3. Duration of Infection

>7 days

4. Oral treatment failure

4

86 y/o F

Lower right

MSSA

Ceftriaxone &Doxycycline

1. Concern for adherence

N/A

None

extremity cellulitis

MRSA

2. Cognitively impaired

reported

Streptococcus

3. Duration of infection

>7 days

4. Oral treatment failure

5. Diabetes mellitus

5

73 y/o F

Lower left

MSSA

Dicloxacillin

1. Lymphedema

Dicloxacillin (4)

None

extremity cellulitis

MRSA

2. Oral treatment failure

reported

Streptococcus

6?

29 y/o F

Bilateral upper

MSSA

Sulfamethoxazole-Trimethoprim

1. Concern for adherence

N/A

None

Visit #1

extremity

MRSA

& Cephalexin

2. Intravenous drug user

reported

cellulitis+

Streptococcus

3. Duration of infection

7? 29 y/o F Visit #2

Bilateral upper extremity cellulitis

MSSA MRSA

Streptococcus

>7 days

    1. History of ABSSI at same site within last

3 months

    1. Oral treatment failure

None 1. Concern for adherence

  1. Intravenous drug user
  2. History of ABSSI at same site within last

3 months

  1. Incarcerated

N/A Hives

  1. 47 y/o M Lower left extremity cellulitis

MSSA MRSA

Streptococcus

None 1. Incarcerated

2. Diabetes mellitus

Cefazolin (1) Headache

  1. 46 y/o F Bilateral lower extremity cellulitis

MSSA MRSA

None 1. Chronic Edema None Nausea

  1. 42 y/o M Lower left extremity cellulitis

MSSA Amoxicillin & Doxycycline

  1. Concern for adherence
  2. Chronic edema
  3. Lymphedema
  4. Chronic leg ulcers
  5. Duration of infection

>7 days

  1. History of ABSSI at same site within last

3 months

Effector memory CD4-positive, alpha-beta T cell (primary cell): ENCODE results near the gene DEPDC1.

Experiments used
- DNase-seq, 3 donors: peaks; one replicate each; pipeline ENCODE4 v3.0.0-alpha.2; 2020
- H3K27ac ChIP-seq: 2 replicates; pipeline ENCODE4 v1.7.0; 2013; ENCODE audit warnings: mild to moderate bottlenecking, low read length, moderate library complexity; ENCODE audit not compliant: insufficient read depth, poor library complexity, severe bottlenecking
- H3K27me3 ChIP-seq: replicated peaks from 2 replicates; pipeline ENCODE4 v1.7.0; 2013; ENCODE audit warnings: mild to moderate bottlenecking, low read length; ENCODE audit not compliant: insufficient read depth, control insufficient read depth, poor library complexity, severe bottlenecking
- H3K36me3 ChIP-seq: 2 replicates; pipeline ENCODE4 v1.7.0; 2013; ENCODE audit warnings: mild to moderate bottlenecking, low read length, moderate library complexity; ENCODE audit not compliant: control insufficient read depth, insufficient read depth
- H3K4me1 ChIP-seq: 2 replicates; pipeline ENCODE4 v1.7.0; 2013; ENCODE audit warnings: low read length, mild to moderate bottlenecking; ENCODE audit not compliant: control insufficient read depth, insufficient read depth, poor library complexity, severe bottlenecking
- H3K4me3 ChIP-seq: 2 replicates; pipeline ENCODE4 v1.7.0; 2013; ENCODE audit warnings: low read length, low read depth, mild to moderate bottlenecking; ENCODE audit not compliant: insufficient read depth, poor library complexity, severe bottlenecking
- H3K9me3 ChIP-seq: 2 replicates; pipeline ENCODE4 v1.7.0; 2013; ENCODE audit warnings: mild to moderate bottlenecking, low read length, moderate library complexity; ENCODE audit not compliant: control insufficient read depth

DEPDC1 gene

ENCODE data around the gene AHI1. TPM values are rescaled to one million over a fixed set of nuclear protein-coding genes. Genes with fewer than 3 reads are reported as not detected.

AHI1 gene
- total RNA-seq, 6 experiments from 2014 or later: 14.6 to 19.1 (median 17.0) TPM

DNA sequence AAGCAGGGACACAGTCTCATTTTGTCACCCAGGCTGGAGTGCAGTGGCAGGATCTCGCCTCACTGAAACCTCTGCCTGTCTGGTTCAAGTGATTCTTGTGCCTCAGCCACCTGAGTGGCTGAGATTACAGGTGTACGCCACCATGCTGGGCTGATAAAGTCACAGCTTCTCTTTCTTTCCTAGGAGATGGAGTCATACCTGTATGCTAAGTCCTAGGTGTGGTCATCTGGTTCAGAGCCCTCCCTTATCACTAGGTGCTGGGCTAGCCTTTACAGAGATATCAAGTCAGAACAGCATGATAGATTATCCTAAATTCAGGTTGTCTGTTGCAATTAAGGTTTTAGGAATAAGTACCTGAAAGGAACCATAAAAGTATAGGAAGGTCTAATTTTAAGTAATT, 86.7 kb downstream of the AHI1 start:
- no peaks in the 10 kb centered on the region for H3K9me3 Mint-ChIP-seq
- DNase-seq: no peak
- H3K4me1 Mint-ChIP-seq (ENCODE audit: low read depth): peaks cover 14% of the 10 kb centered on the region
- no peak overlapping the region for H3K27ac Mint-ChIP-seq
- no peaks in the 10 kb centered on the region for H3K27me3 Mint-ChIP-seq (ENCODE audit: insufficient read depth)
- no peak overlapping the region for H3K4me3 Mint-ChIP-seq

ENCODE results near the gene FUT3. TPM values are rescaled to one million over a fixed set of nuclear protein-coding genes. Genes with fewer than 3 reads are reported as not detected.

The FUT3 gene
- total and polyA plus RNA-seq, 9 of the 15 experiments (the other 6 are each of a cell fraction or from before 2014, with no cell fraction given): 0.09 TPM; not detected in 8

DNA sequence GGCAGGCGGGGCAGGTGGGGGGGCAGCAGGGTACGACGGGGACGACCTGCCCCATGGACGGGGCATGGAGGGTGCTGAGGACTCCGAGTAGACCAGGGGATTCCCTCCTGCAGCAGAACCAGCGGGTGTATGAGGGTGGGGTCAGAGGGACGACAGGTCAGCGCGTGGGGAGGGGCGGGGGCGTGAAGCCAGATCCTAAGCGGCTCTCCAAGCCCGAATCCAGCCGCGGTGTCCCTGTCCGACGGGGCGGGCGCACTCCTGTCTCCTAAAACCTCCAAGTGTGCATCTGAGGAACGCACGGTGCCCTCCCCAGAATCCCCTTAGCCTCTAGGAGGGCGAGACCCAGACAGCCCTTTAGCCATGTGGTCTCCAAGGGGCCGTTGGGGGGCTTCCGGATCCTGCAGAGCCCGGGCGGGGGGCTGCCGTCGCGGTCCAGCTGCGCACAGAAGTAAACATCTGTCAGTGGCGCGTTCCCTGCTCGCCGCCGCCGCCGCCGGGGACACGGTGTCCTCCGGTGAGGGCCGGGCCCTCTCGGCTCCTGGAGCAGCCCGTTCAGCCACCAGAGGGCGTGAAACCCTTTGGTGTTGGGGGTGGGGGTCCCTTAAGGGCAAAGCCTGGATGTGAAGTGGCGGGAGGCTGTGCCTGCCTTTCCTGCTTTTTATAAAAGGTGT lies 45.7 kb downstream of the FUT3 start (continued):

1. Oral treatment failure

Ceftriaxone (11) Itching,

flushing

  1. 39 y/o M Upper right extremity cellulitis

MSSA MRSA

Streptococcus

Sulfamethoxazole-Trimethoprim & Cephalexin

1. Oral treatment failure None None reported

* Same patient, visits separated by ~5 months.

+ Patient underwent incision and drainage procedure.

process). One limitation of this case series is the potential for missed ad- ministration of additional antibiotics and adverse clinical outcomes for patients who did not present for follow up within our healthcare sys- tem. In the future, we plan to continue tracking Treatment outcomes for patients who receive this novel therapy and will examine ways to in- crease oritavancin utilization at our institution (e.g. formal barrier analysis).

  1. Conclusions

This case series of ED patients with risk factors for outpatient SSTI treatment failure treated with oritavancin appears consistent with prior trial data suggesting oritavancin may be a safe and effective alter- native for patients with planned admission due to concern of being high-risk for treatment failure with outpatient therapy. Further large-

scale reports assessing the real-world effectiveness of oritavancin in the ED, including relevant clinical outcomes, are necessary to inform proto- col optimization and dissemination efforts.

Disclosures

Lucas Schulz, Medicines Company advisory board. All other authors have nothing relevant to disclose.